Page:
The final step here is to create a function that describes the distribution of health claims as a function of a number (v) greater than zero. The concept is that, when v assumes a value equal to the actuarial value of one of the metal tiers, the distribution that results mimics the distribution of AVC-anticipated claims for that tier.  By constructing such a function, instead of having just four distributions, I obtain an infinite number of possible distributions. These distributions collapse as special cases to the actual distribution of health care claims produced by the AVC. This process enables us to describe a health claim distribution and to extrapolate what can happen if the claims experience is either better (smaller) than that anticipated for bronze plans or worse (higher) than that anticipated for platinum plans. One can also use this process to compute statistics of the distribution as a function of v such as mean and standard deviation.

Here’s what I get.

Mixture distribution as a function of the actuarial value parameter v
Mixture distribution as a function of the actuarial value parameter v

Here is a animation showing, as a function of the actuarial value parameter v, the cumulative distribution function of this analytic approximation to the AVC distribution.  

Animated GIF showing Cumulative distribution of claims by "actuarial value
Cumulative distribution of claims by “actuarial value”

 

One can see the cumulative distribution function sweeping down and to the right as the actuarial value of the plan increases. This is as one would expect: people with higher claims distributions tend to separate themselves into more lavish plans.

Note: I permit the actuarial value of the plan to exceed 1. I do so recognizing full well that no plan would ever have such an actuarial value but allow myself to ignore this false constraint.  It is false because what one is really doing is showing a family of mixture distributions in which the parameter v can mathematically assume any positive value but calibrated such that (a)  at values of 0.6, 0.7, 0.8 and 0.9 they correspond respectively with the anticipated distribution of health care claims found in the AVC for bronze, silver, gold and platinum plans respectively and (b) they interpolate and extrapolate smoothly and, I think, sensibly from those values.

The animation below presents largely the same information but uses the probability density function (PDF) rather than the sigmoid cumulative distribution function. (If you don’t know the difference, you can read about it here.)  I do so via a log-log plot rather than a semi-log plot to enhance visualization.  Again, you can see that the right hand segment of the plot is rather symmetric when plotted using a logarithmic x-axis, which suggests that a log normal distribution is not a bad analytic candidate to emulate the true distribution.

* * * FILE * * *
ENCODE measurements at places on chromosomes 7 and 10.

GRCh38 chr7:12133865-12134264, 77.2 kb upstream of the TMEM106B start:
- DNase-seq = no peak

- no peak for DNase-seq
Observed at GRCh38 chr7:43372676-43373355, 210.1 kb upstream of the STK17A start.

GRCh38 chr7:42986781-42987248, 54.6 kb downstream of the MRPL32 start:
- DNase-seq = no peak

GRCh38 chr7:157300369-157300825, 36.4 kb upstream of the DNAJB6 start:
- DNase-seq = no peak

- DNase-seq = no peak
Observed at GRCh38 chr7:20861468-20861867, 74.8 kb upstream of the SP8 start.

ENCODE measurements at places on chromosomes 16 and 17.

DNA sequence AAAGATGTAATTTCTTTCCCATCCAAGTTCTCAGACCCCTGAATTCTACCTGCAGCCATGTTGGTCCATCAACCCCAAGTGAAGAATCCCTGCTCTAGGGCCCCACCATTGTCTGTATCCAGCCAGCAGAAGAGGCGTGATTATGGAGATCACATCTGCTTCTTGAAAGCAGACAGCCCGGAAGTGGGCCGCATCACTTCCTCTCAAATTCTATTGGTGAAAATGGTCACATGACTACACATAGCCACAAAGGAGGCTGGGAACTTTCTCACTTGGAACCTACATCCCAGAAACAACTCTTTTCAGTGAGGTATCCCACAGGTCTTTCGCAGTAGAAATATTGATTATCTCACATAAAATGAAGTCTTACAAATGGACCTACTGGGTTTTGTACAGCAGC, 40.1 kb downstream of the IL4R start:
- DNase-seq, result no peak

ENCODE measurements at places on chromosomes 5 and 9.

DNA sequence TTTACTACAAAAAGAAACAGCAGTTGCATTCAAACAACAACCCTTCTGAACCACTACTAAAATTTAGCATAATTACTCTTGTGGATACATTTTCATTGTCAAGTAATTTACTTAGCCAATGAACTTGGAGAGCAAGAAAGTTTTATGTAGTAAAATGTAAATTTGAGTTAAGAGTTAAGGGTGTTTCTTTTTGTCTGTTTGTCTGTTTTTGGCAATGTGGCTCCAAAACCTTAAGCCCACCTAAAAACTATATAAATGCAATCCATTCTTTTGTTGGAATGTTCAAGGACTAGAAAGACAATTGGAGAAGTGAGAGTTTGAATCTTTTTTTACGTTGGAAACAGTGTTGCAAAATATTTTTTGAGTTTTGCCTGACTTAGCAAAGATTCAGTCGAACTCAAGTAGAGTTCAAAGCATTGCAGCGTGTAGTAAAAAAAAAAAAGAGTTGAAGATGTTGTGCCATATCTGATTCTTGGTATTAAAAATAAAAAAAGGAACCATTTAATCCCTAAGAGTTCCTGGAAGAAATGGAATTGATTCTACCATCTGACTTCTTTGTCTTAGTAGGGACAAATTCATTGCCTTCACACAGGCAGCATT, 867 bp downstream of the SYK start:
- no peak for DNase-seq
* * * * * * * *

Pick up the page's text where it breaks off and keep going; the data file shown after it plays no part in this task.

Log Log plot of probability density function of claims for different actuarial values of plans

 

Some initial results

One useful computation we can do immediately with our parameterized mixture distribution is to see how the mean claim varies with this actuarial parameter v. The graphic below shows the result.  The blue line shows the mean claim as a function of “actuarial value” without consideration of any reinsurance under section 1341 (18 U.S.C. § 18061) of the ACA.  The red line shows the mean claim net of reinsurance (assuming 2014 rates of reinsurance) as a function of “actuarial value.” And the gold line shows the shows the mean claim net of reinsurance (assuming 2015 rates of reinsurance) as a function of “actuarial value.” One can see that the mean is sensitive to the actuarial value of the plan.  Small errors in assumptions about the pool can lead to significantly higher mean claims, even with reinsurance figured in.

Mean claims as a function of actuarial value parameter for various assumptions about reinsurance
Mean claims as a function of actuarial value parameter for various assumptions about reinsurance

I can also show how the claims experience of the insurer can vary as a result of differences between the anticipated actuarial value parameter v1 that might characterize the distribution of claims in the pool and the actual actuarial value parameter v2 that ends up best characterizing the distribution of claims in the pool.  This is done in the three dimensional graphic below. The x-axis shows the actuarial value anticipated to best characterize an insured pool. The y-axis shows the actuarial value that ends up best characterizing that pool.  The z-axis shows the ratio of mean actual claims to mean anticipated claims.  A value higher than 1 means that the insurer is going to lose money. Values higher than 2 mean that the insurer is going to lose a lot of money.  Contours on the graphic show combinations of anticipated and actual actuarial value parameters that yield ratios of 0.93, 1.0, 1.08, 1.5 and 2. This graphic does not take into account Risk Corridors under section 1342 of the ACA.

What one can see immediately is that there are a lot of combinations that cause the insurer to lose a lot of money.  There are also combinations that permit the insurer to profit greatly.

Ratio of mean actual claims to mean expected claims for different combinations of anticipated and actual actuarial value parameters
Ratio of mean actual claims to mean expected claims for different combinations of anticipated and actual actuarial value parameters

Plain English Summary

One can use data provided by the government inside its Actuarial Value Calculator to derive accurate analytic statistical distributions for claims expected to occur under the Affordable Care Act.  Not only can one derive such distributions for the pools anticipated to purchase policies in the various metal tiers (bronze, silver, gold, and platinum) but one can interpolate and extrapolate from that data to develop distributions for many plausible pools.  This ability to parameterize plausible claims distributions becomes useful in conducting a variety of experiments about the future of the Exchanges under the ACA and exploring their sensitivity to adverse selection problems.

Resources

You can read about the methodology used to create the calculator here.

You can get the actual spreadsheet here. You’ll need to “enable macros” in order to get the buttons to work.

The actuarial value calculator has a younger cousin, the Minimum Value Calculator.  If one looks at the data contained here, one can see the same pattern as one finds in the Actuarial Value Calculator.

Joke

Probably I should have made the title of this entry “Shocking sex secrets of the actuarial value calculator revealed!” and attracted yet more viewers.  I then could have noted that the actuarial value calculator ignores sex (gender) in showing claims data.  But that would have been going too far.